2 tablespoons honey

2 tablespoons olive oil

1 teaspoon garlic powder

1 tablespoon toasted sesame seeds

1/4 teaspoon flaky sea salt

1 Open the bottom vent of a charcoal grill completely. Light a charcoal chimney starter filled with charcoal. When the coals are covered with gray ash, pour them onto the bottom grate of the grill. Adjust the vents as needed to maintain an internal temperature of 450º to 500º. Coat the top grate with oil; place on the grill. (If using a gas grill, preheat to high [450º to 500º].)

2 Toss together the okra, soy sauce, honey, oil, and garlic powder in a bowl. Let stand at room temperature for 10 minutes. Remove the okra from the marinade; reserve 3 tablespoons of the marinade and discard the rest.

3 Thread five okra pods onto two parallel skewers so that each skewer pierces the pods 1/2 inch from each end. Repeat with the remaining okra, skewering about five okra onto every two parallel skewers. Place on the oiled grates. Grill, uncovered, until slightly charred, 4 to 6 minutes, flipping the skewers once halfway through cook time. Transfer to a serving platter. Drizzle with the reserved marinade and sprinkle with the sesame seeds and salt.

PORK GYROS

Most Americans think of beef or lamb when it comes to gyros, but an authentic Greek gyro is traditionally filled with pork. I ate my fill of these during my travels in Greece, usually holding one in my hand, tzatziki dripping down my arm, while navigating the local narrow streets on a motorcycle. To re-create the Greek classic, I like to use pork tenderloin to ensure the meat is super tender. You can also use this marinade for chicken, beef, or lamb, if that’s more your speed.

PORK

1/2 cup plain whole-milk

Greek yogurt

1/4 cup red wine vinegar

1 ½  tablespoons dried oregano

1 tablespoon garlic powder

1 tablespoon paprika

2 teaspoons kosher salt

1 teaspoon freshly ground

black pepper

1 ½ pounds pork tenderloin, cut into ½-inch cubes

TZATZIKI

3/4 cup plain whole-milk Greek yogurt

1/4 cup finely chopped seeded cucumber (from 1 small [7-ounce] cucumber)

2 tablespoons red wine vinegar

2 tablespoons chopped fresh dill

1 teaspoon kosher salt

1 teaspoon freshly ground black pepper

1 teaspoon granulated sugar

FOR SERVING

6 (8-inch) pita rounds, halved crosswise

3 cups shredded iceberg lettuce (from 1 [8-ounce] package)

2 cups chopped seeded tomato (from 2 medium [6-ounce] tomatoes)

1 Marinate the pork: Whisk together the yogurt, vinegar, oregano, garlic powder, paprika, salt, and pepper in a large bowl. Add the pork and toss to coat. Cover and refrigerate for 1 to 2 hours.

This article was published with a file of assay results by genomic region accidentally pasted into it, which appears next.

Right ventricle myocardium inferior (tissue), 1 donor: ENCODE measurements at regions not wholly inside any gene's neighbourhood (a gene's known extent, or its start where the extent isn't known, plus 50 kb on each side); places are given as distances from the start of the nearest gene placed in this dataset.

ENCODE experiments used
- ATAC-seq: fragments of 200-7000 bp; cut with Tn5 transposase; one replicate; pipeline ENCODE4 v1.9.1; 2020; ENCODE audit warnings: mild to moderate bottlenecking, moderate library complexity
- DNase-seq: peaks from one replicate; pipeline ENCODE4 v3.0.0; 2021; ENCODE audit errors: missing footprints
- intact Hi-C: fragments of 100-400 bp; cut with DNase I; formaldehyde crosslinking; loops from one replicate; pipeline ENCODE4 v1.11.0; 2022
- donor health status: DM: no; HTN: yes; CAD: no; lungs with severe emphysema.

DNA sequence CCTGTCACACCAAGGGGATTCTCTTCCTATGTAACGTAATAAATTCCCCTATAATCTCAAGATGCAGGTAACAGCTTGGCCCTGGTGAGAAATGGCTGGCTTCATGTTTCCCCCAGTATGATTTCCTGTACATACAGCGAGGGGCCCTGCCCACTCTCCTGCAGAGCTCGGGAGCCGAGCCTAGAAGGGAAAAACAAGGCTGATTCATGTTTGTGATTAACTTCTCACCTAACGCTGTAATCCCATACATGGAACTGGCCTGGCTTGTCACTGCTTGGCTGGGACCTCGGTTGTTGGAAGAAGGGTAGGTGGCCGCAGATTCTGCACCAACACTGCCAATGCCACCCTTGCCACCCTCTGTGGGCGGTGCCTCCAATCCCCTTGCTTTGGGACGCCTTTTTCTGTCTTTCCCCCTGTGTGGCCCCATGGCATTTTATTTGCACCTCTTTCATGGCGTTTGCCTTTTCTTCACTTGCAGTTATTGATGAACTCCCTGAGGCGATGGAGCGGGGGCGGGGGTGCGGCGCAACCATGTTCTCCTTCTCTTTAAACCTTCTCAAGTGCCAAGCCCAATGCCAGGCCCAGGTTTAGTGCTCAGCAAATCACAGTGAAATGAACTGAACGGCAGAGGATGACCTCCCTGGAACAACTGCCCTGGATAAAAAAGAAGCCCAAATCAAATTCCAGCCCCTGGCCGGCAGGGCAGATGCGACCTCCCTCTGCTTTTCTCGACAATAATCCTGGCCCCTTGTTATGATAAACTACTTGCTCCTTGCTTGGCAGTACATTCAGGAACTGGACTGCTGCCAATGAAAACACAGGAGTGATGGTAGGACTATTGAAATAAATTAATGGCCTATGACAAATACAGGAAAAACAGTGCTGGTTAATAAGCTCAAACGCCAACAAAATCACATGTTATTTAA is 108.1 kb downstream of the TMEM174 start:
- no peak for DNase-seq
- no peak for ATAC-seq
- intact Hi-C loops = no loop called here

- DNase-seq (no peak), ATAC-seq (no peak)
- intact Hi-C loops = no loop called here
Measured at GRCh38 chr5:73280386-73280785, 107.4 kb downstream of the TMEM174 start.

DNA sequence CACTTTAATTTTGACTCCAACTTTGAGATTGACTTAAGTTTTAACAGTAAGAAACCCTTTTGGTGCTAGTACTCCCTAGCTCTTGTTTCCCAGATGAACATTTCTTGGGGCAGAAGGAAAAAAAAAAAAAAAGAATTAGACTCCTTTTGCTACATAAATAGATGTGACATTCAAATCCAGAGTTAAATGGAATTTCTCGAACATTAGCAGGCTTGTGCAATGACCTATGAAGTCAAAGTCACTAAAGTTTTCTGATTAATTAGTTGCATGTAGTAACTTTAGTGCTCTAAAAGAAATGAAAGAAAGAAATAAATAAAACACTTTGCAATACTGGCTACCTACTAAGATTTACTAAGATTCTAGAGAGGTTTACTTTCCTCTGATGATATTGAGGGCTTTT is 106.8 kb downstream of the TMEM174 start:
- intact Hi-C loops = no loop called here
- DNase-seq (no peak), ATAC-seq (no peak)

2 Meanwhile, prepare the tzatziki: Stir together all the ingredients in a bowl. Cover and refrigerate until ready to use, or up to a few days.

3 Open the bottom vent of a charcoal grill completely. Light a charcoal chimney starter filled with charcoal. When the coals are covered with gray ash, pour them onto the bottom grate of the grill. Adjust the vents as needed to maintain an internal temperature of 400º to 450º. Coat the top grate with oil; place on the grill. (If using a gas grill, preheat to medium-high [400º to 450º].)

4 Remove the pork from marinade; discard the marinade. Thread the pork evenly onto 12 (6-inch) skewers. Place the skewers on the oiled grates. Grill, covered and turning occasionally, until the pork is charred and a thermometer inserted in thickest portion of the pork registers 145º, 6 to 8 minutes. Remove from the heat.

5 Wrap the pita halves in damp paper towels. Microwave on HIGH until softened, 30 to 45 seconds. Fill the pita halves evenly with the pork, lettuce, and tomatoes. Drizzle with the tzatziki.

GRILLED SALMON WITH CREAMY CUCUMBER RELISH

Its richness and meaty texture make salmon one of the easier varieties of fish to grill. The trick is to simply let the fillets be after placing them on the grates. Allow time and temperature to do the work for you and you won’t need to worry about the fish sticking. Instead you’ll have uniform crispy skin and moist and tender fish. A cool, creamy, crunchy cucumber relish flavored with dill is a natural with grilled salmon.

4 (6-ounce) skin-on salmon fillets

1 tablespoon olive oil

1 teaspoon freshly ground black pepper

2 teaspoons kosher salt

1/2 cup plain whole-milk Greek yogurt

1/4 cup whole buttermilk

1/4 cup finely chopped fresh dill

1 small garlic clove, grated (1/2 teaspoon)

2 teaspoons grated lemon zest plus 1 tablespoon fresh juice (from 1 lemon)

1 cup chopped seeded peeled cucumber (from 1 [8-ounce] cucumber)

1/4 cup finely chopped red onion (from 1 [3-ounce] onion)

Extra-virgin olive oil

1 Brush the salmon with the olive oil and sprinkle evenly with the pepper and 1 teaspoon of the salt. Let stand at room temperature for 20 minutes.

2 Meanwhile, stir together the yogurt, buttermilk, dill, garlic, lemon zest and lemon juice, and remaining 1 teaspoon salt in a bowl. Refrigerate until ready to use.

3 Open the bottom vent of a charcoal grill completely. Light a charcoal chimney starter halfway filled with charcoal. When the coals are covered with gray ash, pour them onto the bottom grate of the grill, and then push to one side of the grill. Adjust the vents as needed to maintain an internal temperature of 400º to 450º. Coat the top grate with oil; place on the grill. (If using a gas grill, preheat to medium-high [400º to 450º] on one side.)